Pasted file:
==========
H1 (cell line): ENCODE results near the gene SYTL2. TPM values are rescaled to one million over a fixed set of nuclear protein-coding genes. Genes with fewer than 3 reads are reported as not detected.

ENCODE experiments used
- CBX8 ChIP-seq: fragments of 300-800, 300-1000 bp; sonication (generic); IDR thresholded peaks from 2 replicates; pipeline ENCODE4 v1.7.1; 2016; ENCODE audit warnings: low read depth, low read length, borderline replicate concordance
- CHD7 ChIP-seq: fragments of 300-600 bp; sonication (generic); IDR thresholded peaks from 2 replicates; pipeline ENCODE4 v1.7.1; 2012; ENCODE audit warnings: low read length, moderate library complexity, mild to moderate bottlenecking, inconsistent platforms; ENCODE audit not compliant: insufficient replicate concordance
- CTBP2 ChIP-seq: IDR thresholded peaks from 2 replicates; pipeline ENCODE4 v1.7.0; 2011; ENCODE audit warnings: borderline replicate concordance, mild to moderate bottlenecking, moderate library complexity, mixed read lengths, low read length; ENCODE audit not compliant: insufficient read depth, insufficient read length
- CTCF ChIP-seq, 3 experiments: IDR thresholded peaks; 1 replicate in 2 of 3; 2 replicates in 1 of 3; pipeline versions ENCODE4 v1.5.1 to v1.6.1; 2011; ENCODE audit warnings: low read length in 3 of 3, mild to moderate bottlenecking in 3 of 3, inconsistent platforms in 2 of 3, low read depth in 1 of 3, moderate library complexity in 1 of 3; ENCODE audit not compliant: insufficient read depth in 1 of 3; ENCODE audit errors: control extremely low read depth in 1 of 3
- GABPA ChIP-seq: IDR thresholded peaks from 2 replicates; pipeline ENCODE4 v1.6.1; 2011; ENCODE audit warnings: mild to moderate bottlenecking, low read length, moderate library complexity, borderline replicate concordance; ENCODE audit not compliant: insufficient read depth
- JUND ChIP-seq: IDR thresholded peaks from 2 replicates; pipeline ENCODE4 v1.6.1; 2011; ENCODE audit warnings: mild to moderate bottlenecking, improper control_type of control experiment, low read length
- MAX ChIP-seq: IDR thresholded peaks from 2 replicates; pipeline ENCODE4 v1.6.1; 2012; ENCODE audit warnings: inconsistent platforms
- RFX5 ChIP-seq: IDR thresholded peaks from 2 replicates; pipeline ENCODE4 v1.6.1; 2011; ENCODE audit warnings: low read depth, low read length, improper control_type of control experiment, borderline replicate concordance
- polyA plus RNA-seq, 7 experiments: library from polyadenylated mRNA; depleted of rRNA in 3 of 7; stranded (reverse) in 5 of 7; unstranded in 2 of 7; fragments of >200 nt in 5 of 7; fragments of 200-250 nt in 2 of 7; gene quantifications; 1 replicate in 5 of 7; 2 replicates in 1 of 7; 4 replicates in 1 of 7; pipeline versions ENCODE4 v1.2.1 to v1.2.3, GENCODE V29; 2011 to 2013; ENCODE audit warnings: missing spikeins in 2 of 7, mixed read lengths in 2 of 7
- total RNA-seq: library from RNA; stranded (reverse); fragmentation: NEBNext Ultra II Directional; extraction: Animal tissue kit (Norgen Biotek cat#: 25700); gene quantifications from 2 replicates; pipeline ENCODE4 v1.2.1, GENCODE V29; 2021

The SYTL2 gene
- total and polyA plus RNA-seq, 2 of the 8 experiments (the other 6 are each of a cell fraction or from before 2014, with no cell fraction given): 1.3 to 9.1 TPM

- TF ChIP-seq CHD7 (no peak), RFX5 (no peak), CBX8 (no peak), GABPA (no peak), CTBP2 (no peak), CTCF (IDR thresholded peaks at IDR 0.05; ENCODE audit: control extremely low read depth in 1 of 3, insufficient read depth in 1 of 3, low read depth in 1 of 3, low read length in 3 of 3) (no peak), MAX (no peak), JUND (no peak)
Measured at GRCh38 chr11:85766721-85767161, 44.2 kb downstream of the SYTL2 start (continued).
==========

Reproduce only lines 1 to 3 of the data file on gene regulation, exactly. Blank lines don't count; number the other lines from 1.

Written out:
H1 (cell line): ENCODE results near the gene SYTL2. TPM values are rescaled to one million over a fixed set of nuclear protein-coding genes. Genes with fewer than 3 reads are reported as not detected.

ENCODE experiments used
- CBX8 ChIP-seq: fragments of 300-800, 300-1000 bp; sonication (generic); IDR thresholded peaks from 2 replicates; pipeline ENCODE4 v1.7.1; 2016; ENCODE audit warnings: low read depth, low read length, borderline replicate concordance